VUMC launches enhanced recovery for total joint replacementAug. 17, 2022, 4:12 PM
by Paul Govern
Vanderbilt University Medical Center’s enhanced recovery after surgery (ERAS) program recently expanded to include the 1,400 patients per year who receive total hip replacement or total knee replacement surgery at Vanderbilt University Hospital or Belle Meade Surgery Center.
ERAS originated in Denmark in the early 1990s and has since been adopted internationally. In 2014 at VUH an initial ERAS clinical pathway was introduced for adult colorectal surgery, and in 2015 at Monroe Carell Jr. Children’s Hospital at Vanderbilt an ERAS pathway was introduced for complex hip surgery. So far, six ERAS clinical pathways have been adopted for major surgical procedures on the adult side and seven have been adopted on the pediatric side.
With ERAS, service lines have reported shorter hospital stays, fewer complications, and reduced opioid usage while maintaining excellent postoperative pain control.
Warren Sandberg, MD, PhD, chair of the Department of Anesthesiology and chief of staff at VUH, serves as executive sponsor of the ERAS program.
“We want consistent and continually improving care practices to become the routine for all surgery. In other words, we want ‘enhanced recovery’ to become simply ‘recovery.’ VUMC teams have shown over and over that with ERAS approaches patients fare better, so the hospital and Anesthesiology are committing new resources to help more surgical service lines realize these benefits,” Sandberg said.
ERAS pathways at VUMC hinge first of all on patient and family education and engagement, which begins in the surgeon’s office.
Intraoperatively, ERAS attempts to reduce physiological stress to the patient and preserve preoperative organ function, often through minimally invasive surgical approaches and aggressive use of regional anesthesia and local anesthetics placed around the nerves of the central nervous system.
“ERAS pathways are achieving remarkable results that are benefiting our patients in the most fundamental ways. I am grateful to Drs. Sandberg, McEvoy and Geiger, along with many others, who are championing these efforts,” said C. Wright Pinson, MBA, MD, Deputy Chief Executive Officer and Chief Health System Officer for VUMC. “The work to create additional pathways is yet another example of the vitality and leadership of our surgical programs.”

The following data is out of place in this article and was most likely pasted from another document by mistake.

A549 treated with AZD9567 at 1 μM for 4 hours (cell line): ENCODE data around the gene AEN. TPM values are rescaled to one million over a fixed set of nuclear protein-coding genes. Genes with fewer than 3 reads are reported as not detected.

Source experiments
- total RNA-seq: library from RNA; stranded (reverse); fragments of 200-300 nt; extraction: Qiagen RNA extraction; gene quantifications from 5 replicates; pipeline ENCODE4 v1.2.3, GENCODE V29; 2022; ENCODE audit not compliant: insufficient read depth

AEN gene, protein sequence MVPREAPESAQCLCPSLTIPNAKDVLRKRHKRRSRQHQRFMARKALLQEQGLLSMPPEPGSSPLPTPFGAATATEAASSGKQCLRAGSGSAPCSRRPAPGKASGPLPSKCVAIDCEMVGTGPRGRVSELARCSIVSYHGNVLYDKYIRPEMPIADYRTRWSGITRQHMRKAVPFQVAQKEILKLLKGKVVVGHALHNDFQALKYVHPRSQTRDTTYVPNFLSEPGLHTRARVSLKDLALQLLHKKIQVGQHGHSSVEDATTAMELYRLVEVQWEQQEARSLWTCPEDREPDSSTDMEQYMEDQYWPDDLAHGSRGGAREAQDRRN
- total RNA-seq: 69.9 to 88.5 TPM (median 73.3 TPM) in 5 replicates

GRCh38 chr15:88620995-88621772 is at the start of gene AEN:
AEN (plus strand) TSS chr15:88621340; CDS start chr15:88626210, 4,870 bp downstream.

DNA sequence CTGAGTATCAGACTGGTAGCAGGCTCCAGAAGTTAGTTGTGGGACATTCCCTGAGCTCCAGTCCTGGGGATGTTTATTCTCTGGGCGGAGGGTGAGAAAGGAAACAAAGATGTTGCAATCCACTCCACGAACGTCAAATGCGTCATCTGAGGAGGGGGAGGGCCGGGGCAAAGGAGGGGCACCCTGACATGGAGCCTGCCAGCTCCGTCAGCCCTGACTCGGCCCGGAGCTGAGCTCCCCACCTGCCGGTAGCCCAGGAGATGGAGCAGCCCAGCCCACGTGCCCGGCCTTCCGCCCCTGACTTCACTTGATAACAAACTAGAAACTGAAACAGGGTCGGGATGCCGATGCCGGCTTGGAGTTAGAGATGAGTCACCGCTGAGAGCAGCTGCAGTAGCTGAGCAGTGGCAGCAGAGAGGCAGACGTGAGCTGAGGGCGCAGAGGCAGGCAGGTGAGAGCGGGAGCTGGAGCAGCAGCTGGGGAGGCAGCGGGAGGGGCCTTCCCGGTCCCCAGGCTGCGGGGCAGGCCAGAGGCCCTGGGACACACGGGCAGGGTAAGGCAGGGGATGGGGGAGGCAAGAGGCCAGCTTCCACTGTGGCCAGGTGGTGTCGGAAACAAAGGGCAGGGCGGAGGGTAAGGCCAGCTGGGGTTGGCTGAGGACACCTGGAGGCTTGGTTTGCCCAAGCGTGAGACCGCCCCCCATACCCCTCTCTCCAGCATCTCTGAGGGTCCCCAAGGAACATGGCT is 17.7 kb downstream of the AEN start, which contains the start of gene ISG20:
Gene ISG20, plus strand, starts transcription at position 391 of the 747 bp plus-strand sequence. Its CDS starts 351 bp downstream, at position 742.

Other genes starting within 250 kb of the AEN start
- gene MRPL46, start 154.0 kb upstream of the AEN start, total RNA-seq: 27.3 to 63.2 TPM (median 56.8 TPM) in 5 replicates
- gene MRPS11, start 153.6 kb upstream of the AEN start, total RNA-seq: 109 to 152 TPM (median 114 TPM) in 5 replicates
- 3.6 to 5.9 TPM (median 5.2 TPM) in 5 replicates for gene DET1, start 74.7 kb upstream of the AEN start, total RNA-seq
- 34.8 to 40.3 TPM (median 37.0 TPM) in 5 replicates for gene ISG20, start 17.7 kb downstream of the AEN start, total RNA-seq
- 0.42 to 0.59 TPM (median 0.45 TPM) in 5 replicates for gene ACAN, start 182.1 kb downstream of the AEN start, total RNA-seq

For postoperative pain management, ERAS uses the principle that non-opioid medications should be used first — on a scheduled basis — and should be discontinued last, whereas opioids should be used last, taken only as needed, and discontinued first. This approach helps avoid sedation, nausea and vomiting and disruption of normal sleep patterns, shortening the patient’s route back to solid food and ambulation. (For post-op pain management, the motto is “function first, opioids last.”)
Finally, ERAS includes ongoing team evaluation of pathway compliance and patient outcomes, through data dashboards created by Analytics Consultant Brandi Cherry and a team at Enterprise Analytics.
The effort to spread ERAS to more adult service lines is led by ERAS steering committee co-chairs Matthew McEvoy, MD, professor of Anesthesiology, and Timothy Geiger, MD, MMHC, associate professor of Surgery and chief of the Division of General Surgery.
“One of the keys to success,” Geiger said, “is to start with a surgeon within the service line who serves as a champion. You have to have an expert who’s interested in helping to define a best practice model and helping his or her group create a program around that model.”
McEvoy adds, “It only works as a partnership, where the key stakeholders get together, decide upon the components of the pathway and how they can be delivered in a high-reliability fashion, then agree who owns which steps of the process — and nursing, pharmacy and the rest of the care team all have very important parts in that.”
Jennifer Jayaram, MSN, ERAS program coordinator on the adult side, boiled down the typical ERAS pathway development process as a review of the current clinical pathway and current outcomes, a review of literature supporting best clinical practice, and discussions and agreement on what may need to change to accomplish better patient outcomes.
“Then several workgroups meet separately to build eStar enhancements like electronic order sets,” Jayaram said, “and to build and validate metric queries to ensure accurate data capture. We expect that the pathway launch date is really just the half-way point in a cycle of continuous improvement.”
Andrew Franklin, MD, MBA, associate professor of Pediatric Anesthesiology, leads the Pediatric Pain Management Service and is the immediate past president of ERAS Pediatrics, a component of the international ERAS Society.
Use of ERAS in the U.S. is apparently far more common in adult surgery, and according to Franklin, Monroe Carell is among only a handful of U.S. pediatric hospitals to have adopted ERAS pathways across multiple service lines.
“As we introduce new pediatric patients to one of our ERAS pathways,” Franklin said, “it seems once a week a parent will say to us, ‘yes, we heard about this aspect of your program — through Instagram, through Twitter, from other parents of your patients — and part of the reason that we’re having our operation done at Monroe Carell is this enhanced recovery approach.’”
Development of the new pathway for total joint replacement was led by orthopedic surgeons Ryan Martin, MD, and Gregory Polkowski II, MD, and anesthesiologists Vikram Bansal, MD, and Rajnish Gupta, MD, with collaboration of staff members from Nursing, Enterprise Analytics, HealthIT and the Project Management Office, as well as from advance practice providers from the departments of Surgery, Anesthesiology and Perioperative Services.